For these motorists, the Toyota Rumion is the perfect car because of its spacious interior and comfortable seats.
I have had my Toyota Rumion for two years and I love it for its boxy design. It also provides the required interior space for the passengers and a little more space in the trunk to carry luggage. I am tall but the Rumion comfortably accommodates my posture, giving me enough space between the head and the car roof.
I have also come to appreciate its fuel efficiency even more now with the skyrocketing fuel prices. My particular model runs on a 1500cc automatic engine and my weekly fuel expenditure is Shs140,000 from my home in Najjeera to my workplace in Nakasero, Kampala (a distance of about 12.7kms).
Sometimes, when there is a bit of traffic jam, I spend Shs180,000 a week.
Before the rise in fuel prices (at a cost of Shs3,800 per litre), I would spend Shs80,000 per week. It is a relatively small car whose manoeuverability through tight spaces and negotiating corners is quite easy.
The challenge is being bullied by motorists in trucks and bigger vehicles.
I love the Toyota Rumion for its stylish appearance and affordability to maintain not only in terms of fuel but also service. Whereas I spend Shs100,000 per week on fuel, I spend Shs150,000 on service once every six months. Sometimes, it is due for service and upon inspection from the mechanic, there are barely any major parts to replace except engine oil, oil filters and air cleaner.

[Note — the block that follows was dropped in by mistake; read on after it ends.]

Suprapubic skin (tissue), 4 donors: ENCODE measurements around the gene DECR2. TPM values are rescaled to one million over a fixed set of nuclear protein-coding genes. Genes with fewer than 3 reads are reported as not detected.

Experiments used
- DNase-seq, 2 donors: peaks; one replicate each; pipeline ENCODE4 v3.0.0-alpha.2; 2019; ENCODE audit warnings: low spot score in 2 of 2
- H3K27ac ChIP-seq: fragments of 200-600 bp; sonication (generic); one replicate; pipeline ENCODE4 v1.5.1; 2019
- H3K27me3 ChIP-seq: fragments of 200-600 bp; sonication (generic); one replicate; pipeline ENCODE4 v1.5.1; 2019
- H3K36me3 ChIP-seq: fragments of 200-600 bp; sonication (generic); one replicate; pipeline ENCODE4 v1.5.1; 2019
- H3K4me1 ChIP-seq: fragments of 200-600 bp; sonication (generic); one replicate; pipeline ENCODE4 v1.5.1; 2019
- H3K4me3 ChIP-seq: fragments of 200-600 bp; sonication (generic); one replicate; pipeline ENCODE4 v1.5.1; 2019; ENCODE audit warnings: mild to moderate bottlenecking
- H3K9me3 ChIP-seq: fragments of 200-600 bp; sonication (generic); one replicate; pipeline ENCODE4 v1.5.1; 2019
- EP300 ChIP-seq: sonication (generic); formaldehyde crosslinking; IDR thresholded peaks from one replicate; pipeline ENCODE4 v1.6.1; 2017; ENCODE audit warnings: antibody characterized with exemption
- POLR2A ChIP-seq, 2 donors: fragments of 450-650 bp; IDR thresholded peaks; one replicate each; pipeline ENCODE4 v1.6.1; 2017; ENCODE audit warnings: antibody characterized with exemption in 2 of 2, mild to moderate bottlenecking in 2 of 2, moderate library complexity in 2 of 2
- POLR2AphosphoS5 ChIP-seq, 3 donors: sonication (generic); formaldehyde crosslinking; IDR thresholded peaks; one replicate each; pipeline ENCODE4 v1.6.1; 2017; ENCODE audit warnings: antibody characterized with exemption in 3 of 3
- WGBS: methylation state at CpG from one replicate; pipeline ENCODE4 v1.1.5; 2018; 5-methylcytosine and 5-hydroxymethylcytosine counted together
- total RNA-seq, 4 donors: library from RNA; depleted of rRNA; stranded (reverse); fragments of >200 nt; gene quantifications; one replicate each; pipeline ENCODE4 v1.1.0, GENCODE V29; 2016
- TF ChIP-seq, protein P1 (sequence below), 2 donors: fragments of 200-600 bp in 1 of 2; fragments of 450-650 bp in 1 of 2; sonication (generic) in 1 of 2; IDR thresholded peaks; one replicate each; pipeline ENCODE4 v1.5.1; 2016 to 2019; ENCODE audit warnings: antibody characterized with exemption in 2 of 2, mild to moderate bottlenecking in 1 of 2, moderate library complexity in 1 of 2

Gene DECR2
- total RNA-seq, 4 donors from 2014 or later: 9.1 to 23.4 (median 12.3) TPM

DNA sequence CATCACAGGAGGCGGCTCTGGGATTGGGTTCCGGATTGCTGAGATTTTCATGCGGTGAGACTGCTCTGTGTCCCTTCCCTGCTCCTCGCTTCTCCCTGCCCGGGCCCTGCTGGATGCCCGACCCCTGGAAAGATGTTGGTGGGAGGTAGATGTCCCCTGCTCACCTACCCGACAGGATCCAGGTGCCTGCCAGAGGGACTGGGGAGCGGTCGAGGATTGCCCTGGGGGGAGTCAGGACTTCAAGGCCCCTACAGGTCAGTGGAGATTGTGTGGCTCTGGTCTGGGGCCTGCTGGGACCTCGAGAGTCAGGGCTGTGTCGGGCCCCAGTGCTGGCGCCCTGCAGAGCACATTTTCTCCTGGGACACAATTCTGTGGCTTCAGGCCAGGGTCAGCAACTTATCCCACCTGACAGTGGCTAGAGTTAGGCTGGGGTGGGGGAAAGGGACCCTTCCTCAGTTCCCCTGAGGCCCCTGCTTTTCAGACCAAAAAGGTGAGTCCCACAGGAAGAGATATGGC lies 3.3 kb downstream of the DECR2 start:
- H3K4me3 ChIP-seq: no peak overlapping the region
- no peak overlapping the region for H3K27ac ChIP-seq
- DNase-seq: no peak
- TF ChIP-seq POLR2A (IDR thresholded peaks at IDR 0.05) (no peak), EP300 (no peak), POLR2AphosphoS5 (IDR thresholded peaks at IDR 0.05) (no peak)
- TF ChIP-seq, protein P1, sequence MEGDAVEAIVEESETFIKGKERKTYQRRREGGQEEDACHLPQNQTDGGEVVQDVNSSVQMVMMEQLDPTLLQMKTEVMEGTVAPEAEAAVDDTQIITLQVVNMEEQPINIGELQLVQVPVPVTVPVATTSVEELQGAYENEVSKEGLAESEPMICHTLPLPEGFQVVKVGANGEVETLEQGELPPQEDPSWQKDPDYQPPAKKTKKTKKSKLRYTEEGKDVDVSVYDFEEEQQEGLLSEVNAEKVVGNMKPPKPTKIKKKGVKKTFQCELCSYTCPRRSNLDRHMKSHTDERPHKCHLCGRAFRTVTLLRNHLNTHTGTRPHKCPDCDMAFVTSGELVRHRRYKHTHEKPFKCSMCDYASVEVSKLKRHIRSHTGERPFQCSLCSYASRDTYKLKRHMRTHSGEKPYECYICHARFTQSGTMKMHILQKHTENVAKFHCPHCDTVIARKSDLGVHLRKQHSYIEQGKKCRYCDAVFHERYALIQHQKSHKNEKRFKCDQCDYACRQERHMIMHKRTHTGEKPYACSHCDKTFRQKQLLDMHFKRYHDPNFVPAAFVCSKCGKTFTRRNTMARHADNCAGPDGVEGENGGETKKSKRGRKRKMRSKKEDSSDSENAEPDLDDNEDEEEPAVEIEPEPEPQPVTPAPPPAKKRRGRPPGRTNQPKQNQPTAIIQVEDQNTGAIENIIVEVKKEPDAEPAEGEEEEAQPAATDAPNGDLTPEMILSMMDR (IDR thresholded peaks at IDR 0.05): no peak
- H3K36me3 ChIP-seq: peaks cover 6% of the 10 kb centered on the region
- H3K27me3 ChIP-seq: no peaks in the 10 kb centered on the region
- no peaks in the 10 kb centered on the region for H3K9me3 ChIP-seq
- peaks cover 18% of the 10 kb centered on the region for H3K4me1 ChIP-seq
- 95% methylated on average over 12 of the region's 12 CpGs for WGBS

In terms of performance, although it is not a sporty car, it is fast enough. It is also reliable that even with minor mechanical issues, you are able to drive until the next garage.
One of the downsides of the Rumion is its low ground clearance which limits your access to some areas, especially upcountry where the roads are bumpy.
Because it is low, you have to drive cautiously to avoid damaging parts such as the front bumper and the oil sump.
I like the Rumion because of the fuel mileage it gives regardless of where I am driving to. My particular model runs on a 1800cc engine.
For instance, I recently drove to Mbarara City in western Uganda and I would cover 16kms per litre of fuel.
When driving in Kampala city centre, I cover eight to 12kms per litre of fuel because of slow moving traffic. Much as it is a common car, it is not susceptible to car theft because it has a push-to-start button that makes it safer from cars whose engines require key ignition to start.
However, it is subject to vandalism, especially when parked in unsafe places. I replaced the side mirrors twice before using mirror locks.
I also like it because it has enough legroom for tall motorists. The passengers, however, do not have as much legroom as the driver and co-driver, much as their seats are equally comfortable.